Next: References »
Policing and Security Practices for Small- and Medium-Sized Public Transit Systems Get This Book
×
MyNAP members save 10% online.
Login or Register to save!
Download Free PDF

TRB's Transit Cooperative Research Program (TCRP) Report 180: Policing and Security Practices for Small- and Medium-Sized Public Transit Systems explores the current state of practice and identifies and responds to the specific challenges and issues associated with the security of small- and medium-sized transit agencies. The report follows the five stages of protection activity (prevention, mitigation, preparedness, response, and recovery) by providing baseline options and identifying potential security countermeasures that could be deployed by both of these sizes of transit agencies.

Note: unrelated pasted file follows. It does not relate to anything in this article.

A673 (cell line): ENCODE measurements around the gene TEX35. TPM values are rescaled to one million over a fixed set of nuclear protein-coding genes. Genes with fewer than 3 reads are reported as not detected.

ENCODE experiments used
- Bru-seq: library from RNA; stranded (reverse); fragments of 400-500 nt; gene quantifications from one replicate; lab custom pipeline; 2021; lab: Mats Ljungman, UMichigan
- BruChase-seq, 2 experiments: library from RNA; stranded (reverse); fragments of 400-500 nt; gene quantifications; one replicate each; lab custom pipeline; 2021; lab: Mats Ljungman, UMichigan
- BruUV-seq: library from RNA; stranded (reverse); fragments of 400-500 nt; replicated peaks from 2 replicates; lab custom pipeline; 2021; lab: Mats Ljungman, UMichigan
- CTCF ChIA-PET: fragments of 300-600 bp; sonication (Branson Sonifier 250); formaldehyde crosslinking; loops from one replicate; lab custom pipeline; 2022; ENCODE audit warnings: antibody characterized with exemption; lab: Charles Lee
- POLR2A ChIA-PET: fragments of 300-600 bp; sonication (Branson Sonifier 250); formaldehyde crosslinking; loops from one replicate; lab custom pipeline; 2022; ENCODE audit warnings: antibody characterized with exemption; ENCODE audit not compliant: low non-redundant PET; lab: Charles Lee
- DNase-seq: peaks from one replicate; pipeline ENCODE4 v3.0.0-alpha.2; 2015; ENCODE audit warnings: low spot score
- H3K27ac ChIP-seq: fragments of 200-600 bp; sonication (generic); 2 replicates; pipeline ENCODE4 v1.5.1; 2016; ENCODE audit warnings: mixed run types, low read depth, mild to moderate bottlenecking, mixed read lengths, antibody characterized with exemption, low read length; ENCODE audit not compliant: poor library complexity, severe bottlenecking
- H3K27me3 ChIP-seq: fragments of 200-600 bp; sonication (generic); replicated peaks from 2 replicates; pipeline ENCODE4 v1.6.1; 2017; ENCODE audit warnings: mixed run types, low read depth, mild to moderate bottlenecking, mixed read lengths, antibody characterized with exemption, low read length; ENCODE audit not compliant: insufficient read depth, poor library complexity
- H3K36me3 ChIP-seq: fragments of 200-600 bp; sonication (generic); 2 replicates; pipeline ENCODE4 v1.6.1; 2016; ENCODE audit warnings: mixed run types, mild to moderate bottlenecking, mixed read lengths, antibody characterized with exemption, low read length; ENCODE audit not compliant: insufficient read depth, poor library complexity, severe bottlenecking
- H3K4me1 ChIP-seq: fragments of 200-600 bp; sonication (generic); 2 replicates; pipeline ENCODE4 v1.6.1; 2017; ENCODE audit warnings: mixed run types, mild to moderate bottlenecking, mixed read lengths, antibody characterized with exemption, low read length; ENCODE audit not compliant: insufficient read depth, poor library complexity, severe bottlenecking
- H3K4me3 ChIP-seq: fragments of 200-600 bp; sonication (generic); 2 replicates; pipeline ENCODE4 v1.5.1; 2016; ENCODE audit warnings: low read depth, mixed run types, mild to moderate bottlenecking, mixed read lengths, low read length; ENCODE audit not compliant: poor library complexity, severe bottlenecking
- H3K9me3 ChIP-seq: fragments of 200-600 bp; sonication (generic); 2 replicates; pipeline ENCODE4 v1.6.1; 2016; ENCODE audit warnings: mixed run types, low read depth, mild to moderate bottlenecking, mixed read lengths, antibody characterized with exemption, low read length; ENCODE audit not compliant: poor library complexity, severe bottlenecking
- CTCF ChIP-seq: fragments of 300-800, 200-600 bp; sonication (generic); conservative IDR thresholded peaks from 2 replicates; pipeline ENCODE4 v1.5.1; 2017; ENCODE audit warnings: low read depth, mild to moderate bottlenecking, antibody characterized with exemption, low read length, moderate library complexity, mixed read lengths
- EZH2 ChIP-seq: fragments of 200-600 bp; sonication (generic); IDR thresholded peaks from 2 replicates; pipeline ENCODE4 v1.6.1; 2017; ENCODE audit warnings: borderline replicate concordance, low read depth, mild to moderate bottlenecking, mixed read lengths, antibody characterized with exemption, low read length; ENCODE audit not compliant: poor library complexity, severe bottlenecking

The report is accompanied by a PowerPoint presentation.

  1. ×

    Welcome to OpenBook!

    You're looking at OpenBook, NAP.edu's online reading room since 1999. Based on feedback from you, our users, we've made some improvements that make it easier than ever to read thousands of publications on our website.

    Do you want to take a quick tour of the OpenBook's features?

    No Thanks Take a Tour »
  2. ×

    Show this book's table of contents, where you can jump to any chapter by name.

    « Back Next »
  3. ×

    ...or use these buttons to go back to the previous chapter or skip to the next one.

    « Back Next »
  4. ×

    Jump up to the previous page or down to the next one. Also, you can type in a page number and press Enter to go directly to that page in the book.

    « Back Next »
  5. ×

    To search the entire text of this book, type in your search term here and press Enter.

    « Back Next »
  6. ×

    Share a link to this book page on your preferred social network or via email.

    « Back Next »
  7. ×

    View our suggested citation for this chapter.

    « Back Next »
  8. ×

    Ready to take your reading offline? Click here to buy this book in print or download it as a free PDF, if available.

    « Back Next »
Stay Connected!